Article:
Briarcliff Manor, NY

January 27-28, 2013
Educon 2.5
Philadelphia, Pennsylvania

Australia/New Zealand
Late May – Early June 2013

Constructing Modern Knowledge
July 9-12, 2013

If you wish to have Gary Stager lead PD at your school or speak at your event, contact him here

A list of workshop and keynote address topic may be found here.

On October 12, 2012, MSNBC host and former West Wing writer, Lawrence O’Donnell, dedicated his “Rewrite” commentary to the sorts of changes he believes would make presidential debates more informative, thoughtful and effective.

Once you endure the first few minutes of a clip from the fictional West Wing, O’Donnell makes a quite compelling case that the current debate format favors superficiality over substance and is a poor predictor of a candidate’s success as President of the United States. O’Donnell is making the case that the President must be deliberate, collaborative and well-informed. The pop-quiz format of the debates reward memorization and superficiality.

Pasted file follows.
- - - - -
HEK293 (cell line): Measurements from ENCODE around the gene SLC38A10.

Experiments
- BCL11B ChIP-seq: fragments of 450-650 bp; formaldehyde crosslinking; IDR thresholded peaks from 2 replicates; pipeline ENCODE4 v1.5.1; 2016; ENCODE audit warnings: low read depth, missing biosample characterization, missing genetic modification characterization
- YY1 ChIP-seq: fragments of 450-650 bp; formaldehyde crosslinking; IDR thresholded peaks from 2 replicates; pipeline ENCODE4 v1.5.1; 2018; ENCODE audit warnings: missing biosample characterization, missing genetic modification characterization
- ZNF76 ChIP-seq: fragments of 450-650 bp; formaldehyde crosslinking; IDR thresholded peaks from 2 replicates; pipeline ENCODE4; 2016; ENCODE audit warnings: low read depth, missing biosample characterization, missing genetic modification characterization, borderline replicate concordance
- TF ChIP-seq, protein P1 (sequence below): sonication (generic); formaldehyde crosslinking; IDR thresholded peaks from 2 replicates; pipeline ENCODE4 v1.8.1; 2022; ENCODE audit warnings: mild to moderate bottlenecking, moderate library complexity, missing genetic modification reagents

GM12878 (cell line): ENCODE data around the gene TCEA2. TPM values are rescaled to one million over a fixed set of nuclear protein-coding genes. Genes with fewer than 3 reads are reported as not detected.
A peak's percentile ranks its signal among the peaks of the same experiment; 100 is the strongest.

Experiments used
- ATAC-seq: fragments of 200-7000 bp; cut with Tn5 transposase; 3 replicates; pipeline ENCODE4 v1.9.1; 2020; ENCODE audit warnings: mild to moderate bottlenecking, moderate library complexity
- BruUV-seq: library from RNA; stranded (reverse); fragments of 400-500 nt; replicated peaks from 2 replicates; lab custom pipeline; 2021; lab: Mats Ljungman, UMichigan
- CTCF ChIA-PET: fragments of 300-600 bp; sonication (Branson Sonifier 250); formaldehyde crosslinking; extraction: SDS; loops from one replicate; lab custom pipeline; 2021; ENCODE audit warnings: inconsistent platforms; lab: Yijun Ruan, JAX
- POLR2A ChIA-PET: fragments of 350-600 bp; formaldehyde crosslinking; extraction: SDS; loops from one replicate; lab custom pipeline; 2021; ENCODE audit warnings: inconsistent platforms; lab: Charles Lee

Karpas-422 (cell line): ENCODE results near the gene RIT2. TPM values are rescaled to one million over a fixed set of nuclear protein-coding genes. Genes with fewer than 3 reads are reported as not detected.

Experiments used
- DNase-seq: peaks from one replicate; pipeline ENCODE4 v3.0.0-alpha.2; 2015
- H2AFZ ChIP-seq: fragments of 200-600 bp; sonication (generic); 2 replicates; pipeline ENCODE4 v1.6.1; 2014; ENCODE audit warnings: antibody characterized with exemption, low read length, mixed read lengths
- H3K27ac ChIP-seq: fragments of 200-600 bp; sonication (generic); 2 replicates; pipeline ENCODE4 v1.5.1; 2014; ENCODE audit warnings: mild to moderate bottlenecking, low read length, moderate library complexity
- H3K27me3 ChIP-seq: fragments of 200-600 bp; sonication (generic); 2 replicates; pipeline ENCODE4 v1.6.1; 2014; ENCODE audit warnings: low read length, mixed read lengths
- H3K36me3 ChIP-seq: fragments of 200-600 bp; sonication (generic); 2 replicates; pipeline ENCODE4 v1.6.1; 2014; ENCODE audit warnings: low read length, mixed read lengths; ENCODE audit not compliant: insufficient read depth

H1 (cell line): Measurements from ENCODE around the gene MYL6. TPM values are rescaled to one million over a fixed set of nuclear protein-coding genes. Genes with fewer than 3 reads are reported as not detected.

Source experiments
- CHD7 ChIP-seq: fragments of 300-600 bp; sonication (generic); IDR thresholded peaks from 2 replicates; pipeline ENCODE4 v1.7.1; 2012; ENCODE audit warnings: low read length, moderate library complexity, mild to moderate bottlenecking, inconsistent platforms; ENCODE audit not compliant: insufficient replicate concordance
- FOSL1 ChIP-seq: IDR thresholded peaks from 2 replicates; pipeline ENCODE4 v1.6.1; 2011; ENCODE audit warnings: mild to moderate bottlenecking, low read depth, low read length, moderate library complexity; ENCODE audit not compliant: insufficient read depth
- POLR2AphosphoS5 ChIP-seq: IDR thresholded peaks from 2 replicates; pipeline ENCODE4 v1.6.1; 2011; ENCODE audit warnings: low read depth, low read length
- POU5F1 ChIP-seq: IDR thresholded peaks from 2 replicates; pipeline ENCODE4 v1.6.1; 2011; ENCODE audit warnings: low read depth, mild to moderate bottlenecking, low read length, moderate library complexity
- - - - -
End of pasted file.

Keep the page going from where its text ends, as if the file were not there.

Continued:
In school terms, the debates measure the wrong things and focus on inauthentic tasks. This misdirects resources and distracts teachers from sound pedagogical practices.

I won’t tell you O’Donnell’s recommendations, but most if not all could be applied to matters of curriculum and assessment. You should watch for yourself!

You may be able to watch the video here or here if you’re using a dopey iPad.